• better iced coffee

    Last night found me sitting at the kitchen table stabbing holes in watermelon chunks with a fork and then carefully filling the little holes with Captain Morgan’s. It had been a long day. The muggy heat made me want to beat something.

    I was mad at my clothes for being on my body.
    I was angry with my hair for touching my scalp.
    I was furious at the windows for not letting in more air.
    And I was outraged at the weather for not being breezy.

    Heat does not a rational Jennifer make.

    Also, I was ridden with the worst sort of writerly desperation that I will not detail because it’s pathetic and sad and no one likes a whine-fest—

    EXCEPT I WILL SAY THIS. A bad stretch of writing and my day is soured, down the drain, fizzled, kaput. So far, I have been incapable of separating my writing angst from the rest of my life. It bleeds into everything, distracts the crap out of me, and drags down the not-writing times when I should be focused on cooking, gardening, or hanging with the fam. Such a brain suck. Knowing that I’ll be battling this mind war for the next months (ha, YEARS! who am I kidding?) is enough to make me weep. Or spike my watermelon. 

    I know (or am pretty sure, at least) that bad spells are just that—spells—and I’m as likely to fall into a groove as I am to fall out of it. The key is to keep grooving. Or something.

    Blah, blah, whatever. Let’s talk about coffee.

    Really, this coffee is not anything new. I’ve already written about my iced coffee recipe. In this hot weather, I live on the stuff. (Lie: I only drink it once, after lunch. I drink hot coffee in the morning.) But then last week I saw a recipe for Cold Coffee Improved Upon. The recipe called for adding sugar (brown!) to the grounds at the start of the cold-brewing process, and I was like, Heck yessss. No more stirring sugar into cold coffee before drinking! (Hot weather makes me lazy.)

    The recipe also called for adding some cinnamon. So I did. I’m not a cinnamon-in-coffee gal, but the addition was rather nice: warm with a kick of fancy. I suggest you try it.

    Better Iced Coffee 
    Adapted from Dinner with Julie.

    1 cup finely ground coffee
    ¼ cup brown sugar
    ¼ teaspoon ground cinnamon

    Put all three ingredients into a quart jar. Fill to the top with cold water. Screw on a lid and shake. Set the jar in the fridge for 24-48 hours. Strain, put the coffee concentrate into a clean quart jar, and refrigerate.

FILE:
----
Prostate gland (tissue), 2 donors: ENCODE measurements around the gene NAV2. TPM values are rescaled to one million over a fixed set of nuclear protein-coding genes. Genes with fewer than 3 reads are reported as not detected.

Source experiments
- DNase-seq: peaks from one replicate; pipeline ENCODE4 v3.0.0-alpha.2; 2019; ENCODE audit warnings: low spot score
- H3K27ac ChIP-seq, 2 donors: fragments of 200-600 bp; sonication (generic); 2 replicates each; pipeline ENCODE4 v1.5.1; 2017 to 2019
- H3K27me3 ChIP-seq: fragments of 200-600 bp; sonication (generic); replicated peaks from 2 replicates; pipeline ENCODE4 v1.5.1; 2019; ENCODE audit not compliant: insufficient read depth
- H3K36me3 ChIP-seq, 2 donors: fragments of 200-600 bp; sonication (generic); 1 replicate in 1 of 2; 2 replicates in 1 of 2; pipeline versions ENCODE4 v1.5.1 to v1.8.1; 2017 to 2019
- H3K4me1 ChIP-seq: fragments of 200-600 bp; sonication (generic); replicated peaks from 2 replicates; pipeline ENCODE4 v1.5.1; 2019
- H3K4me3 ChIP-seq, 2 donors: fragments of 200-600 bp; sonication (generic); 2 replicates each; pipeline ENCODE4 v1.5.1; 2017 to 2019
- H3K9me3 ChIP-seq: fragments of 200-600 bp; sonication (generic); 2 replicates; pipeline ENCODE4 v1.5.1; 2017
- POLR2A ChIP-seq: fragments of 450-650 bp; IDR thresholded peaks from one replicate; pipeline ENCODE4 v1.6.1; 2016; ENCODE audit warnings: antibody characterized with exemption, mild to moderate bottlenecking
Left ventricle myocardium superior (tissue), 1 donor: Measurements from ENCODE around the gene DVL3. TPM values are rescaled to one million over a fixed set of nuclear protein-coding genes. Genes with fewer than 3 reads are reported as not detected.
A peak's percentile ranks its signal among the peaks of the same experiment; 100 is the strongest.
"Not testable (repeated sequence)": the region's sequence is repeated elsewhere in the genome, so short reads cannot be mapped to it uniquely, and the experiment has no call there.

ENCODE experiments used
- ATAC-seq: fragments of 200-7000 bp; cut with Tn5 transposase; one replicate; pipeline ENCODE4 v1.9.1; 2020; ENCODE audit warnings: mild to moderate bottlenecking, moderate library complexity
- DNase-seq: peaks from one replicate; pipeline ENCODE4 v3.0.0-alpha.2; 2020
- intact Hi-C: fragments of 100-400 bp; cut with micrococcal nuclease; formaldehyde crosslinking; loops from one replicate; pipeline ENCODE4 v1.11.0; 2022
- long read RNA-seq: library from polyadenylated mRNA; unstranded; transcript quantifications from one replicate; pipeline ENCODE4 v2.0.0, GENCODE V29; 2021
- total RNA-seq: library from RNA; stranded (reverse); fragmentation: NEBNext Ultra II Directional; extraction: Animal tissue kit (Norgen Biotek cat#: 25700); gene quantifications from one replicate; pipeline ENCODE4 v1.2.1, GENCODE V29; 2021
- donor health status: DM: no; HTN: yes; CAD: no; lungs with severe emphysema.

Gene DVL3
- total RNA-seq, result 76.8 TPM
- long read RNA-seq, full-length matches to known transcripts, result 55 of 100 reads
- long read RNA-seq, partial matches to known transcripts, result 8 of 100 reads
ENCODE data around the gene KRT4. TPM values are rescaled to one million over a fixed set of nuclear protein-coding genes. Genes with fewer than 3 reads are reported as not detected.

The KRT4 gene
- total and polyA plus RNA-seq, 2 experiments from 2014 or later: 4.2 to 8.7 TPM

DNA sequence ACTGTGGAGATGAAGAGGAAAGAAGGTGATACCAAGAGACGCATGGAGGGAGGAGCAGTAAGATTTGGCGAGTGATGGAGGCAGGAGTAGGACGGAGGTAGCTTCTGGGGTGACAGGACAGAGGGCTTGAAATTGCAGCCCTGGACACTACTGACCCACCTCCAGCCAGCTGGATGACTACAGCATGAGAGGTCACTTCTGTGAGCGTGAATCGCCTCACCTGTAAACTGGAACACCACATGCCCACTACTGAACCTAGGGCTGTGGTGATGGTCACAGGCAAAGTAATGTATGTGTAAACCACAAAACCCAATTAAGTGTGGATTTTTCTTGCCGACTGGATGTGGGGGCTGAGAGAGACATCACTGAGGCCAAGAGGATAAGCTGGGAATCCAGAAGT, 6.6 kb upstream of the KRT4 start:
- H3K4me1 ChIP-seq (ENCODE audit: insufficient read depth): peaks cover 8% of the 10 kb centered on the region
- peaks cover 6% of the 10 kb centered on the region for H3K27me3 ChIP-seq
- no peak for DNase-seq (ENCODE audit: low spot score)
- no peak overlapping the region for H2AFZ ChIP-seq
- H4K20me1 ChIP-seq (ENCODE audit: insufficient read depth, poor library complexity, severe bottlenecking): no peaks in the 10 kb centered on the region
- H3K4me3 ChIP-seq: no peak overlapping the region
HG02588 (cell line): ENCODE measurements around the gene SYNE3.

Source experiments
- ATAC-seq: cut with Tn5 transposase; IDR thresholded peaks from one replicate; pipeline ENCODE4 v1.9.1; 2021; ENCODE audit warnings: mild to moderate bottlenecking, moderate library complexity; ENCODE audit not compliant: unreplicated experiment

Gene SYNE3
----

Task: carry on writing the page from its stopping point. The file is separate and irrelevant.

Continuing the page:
To serve: fill an ice-filled glass half full of coffee and top with milk. Stir and drink, ahhhh.

    This same time, years previous: weigh in, please, my ethical scapegoat, cilantro beet salad, orange cranberry scones, spaghetti with fresh herbs and fried eggs, chocolate peanut butter cake, cabbage apple slaw with buttered pecans, and sour cherry crostatas.

  • the quotidian (6.22.15)

    Quotidian: daily, usual or customary; 
    everyday; ordinary; commonplace

    Grilled strawberries. Have you tried them? 
    They get soft and juicy, and their flavor intensifies. 
    I’d like to churn them into ice cream next time.

    We’re hooked.

    Keeping the mess outside.
    Boss of The Deep Clean.
    Caring for the neighbors’ animals has perks: milk!

    How he likes to wake up: breakfast on the couch and a book. 
    (Note: I do not limit my children’s cream cheese usage.)

    When the road crew comes: the best seats in (or out of) the house.

    My younger daughter’s wise investment: this book (but from Costco for 12 bucks).
    Having a good time without me: a photo that appeared on my camera.

    An unsolved mystery: how he managed to slice his right index finger 
    while holding the knife in his right hand.

    Tending the corn. 
    Tuckered out: after a rainy afternoon spent varmint hunting.
    Pizza so big you have to stick your tongue out while lugging it into the kitchen.

    This same time, years previous: in recovery, dobby and luna, magic custard cake, walking through water, three things, the quotidian (6.19.12), refried beans, Kate’s enchiladas, this particular Friday, what I got, and how to freeze cilantro.

  • sinking in

    I am in a fog. Last week when our water system sprung a leak, I didn’t notice (“Didn’t you see the water all over the basement floor?” my husband asked. “Well, yes,” I admitted. “I did see water, now that you mention it, but, um, it didn’t register.”) I put a pot of rice on the stove and then promptly forgot about it…until the smoke alarms reminded me. Once I even forgot to drink my coffee.

    My older son, in particular, takes offense at my glazed-over eyes. “How much longer are you going to be like this?” My answer—at least a couple years—did not sit well with him.

    See, a few weeks ago a publisher approached me with an idea. We met the very next day to bat around ideas, and the next day I stayed home from church to Google “How to write a book.” (!!!) That afternoon my husband and I rearranged our bedroom so I could have an official book-writing place, and the next evening he built me a table-desk from an old door in three hours flat.